^ Flu symptoms in birds are variable and can be unspecific.
  • Bing Health Article - Influenza 28 January 2010 0:00 UTC www.bing.com [Source type: Academic]

[50] .The symptoms most reliably seen in influenza are shown in the table to the right.^ In its most highly pathogenic form, influenza in chickens and turkeys produces a sudden appearance of severe symptoms and almost 100% mortality within two days.
  • Bing Health Article - Influenza 28 January 2010 0:00 UTC www.bing.com [Source type: Academic]

[47]
.Since antiviral drugs are effective in treating influenza if given early (see treatment section, below), it can be important to identify cases early.^ Recently, new antiviral drugs for prevention and treatment of influenza have been developed.
  • Influenza - EUphact 28 January 2010 0:00 UTC www.euphix.org [Source type: Academic]

^ Since anti-viral drugs are effective in treating influenza if given early (see treatment section, below), it can be important to identify cases early.
  • Bing Health Article - Influenza 28 January 2010 0:00 UTC www.bing.com [Source type: Academic]

^ Antiviral drugs can be used to treat influenza, with neuraminidase inhibitors being particularly effective.
  • Bing Health Article - Influenza 28 January 2010 0:00 UTC www.bing.com [Source type: Academic]

.Of the symptoms listed above, the combinations of fever with cough, sore throat and/or nasal congestion can improve diagnostic accuracy.^ Of the symptoms listed above, the combinations of findings below can improve diagnostic accuracy.
  • Bing Health Article - Influenza 28 January 2010 0:00 UTC www.bing.com [Source type: Academic]

^ In humans, common symptoms of the disease are the chills , then fever , sore throat , muscle pains , severe headache , coughing , weakness and general discomfort .
  • Bing Health Article - Influenza 28 January 2010 0:00 UTC www.bing.com [Source type: Academic]

^ The greatest response was seen in earache, sleeplessness, nasal drainage, and sore throat, but other cold symptoms improved as well.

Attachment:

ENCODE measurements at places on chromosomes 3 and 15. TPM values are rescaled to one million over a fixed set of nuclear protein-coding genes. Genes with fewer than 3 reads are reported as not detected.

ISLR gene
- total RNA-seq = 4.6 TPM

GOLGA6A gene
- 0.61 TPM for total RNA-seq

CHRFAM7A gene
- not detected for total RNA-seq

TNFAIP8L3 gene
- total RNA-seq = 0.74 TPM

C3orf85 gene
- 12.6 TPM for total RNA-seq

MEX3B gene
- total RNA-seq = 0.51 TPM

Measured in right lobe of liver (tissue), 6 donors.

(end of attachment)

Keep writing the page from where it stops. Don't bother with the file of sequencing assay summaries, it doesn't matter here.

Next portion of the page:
[54] .Two decision analysis studies[55][56] suggest that during local outbreaks of influenza, the prevalence will be over 70%,[56] and thus patients with any of these combinations of symptoms may be treated with neuraminidase inhibitors without testing.^ Tests on viruses obtained from patients in Mexico and the United States have indicated that the 2009 novel influenza virus A(H1N1) is sensitive to neuraminidase inhibitors, but that the virus is resistant to the other class of drugs, the adamantanes ( WHO, 2009g ).
  • Influenza - EUphact 28 January 2010 0:00 UTC www.euphix.org [Source type: Academic]

^ The effect of a previous attack of Al influenza on susceptibility to A2 virus during the 1957 outbreak.
  • The Threat of Pandemic Influenza: Are We Ready? Workshop Summary 28 January 2010 0:00 UTC www.nap.edu [Source type: Academic]

^ Inhibition of several strains of influenza virus in vitro and reduction of symptoms by an elderberry extract ( Sambucus nigra L. ) during an outbreak of influenza B Panama.

.Even in the absence of a local outbreak, treatment may be justified in the elderly during the influenza season as long as the prevalence is over 15%.^ These tests may be especially useful during the influenza season (prevalence=25%) but in the absence of a local outbreak, or peri-influenza season (prevalence=10% [57] ).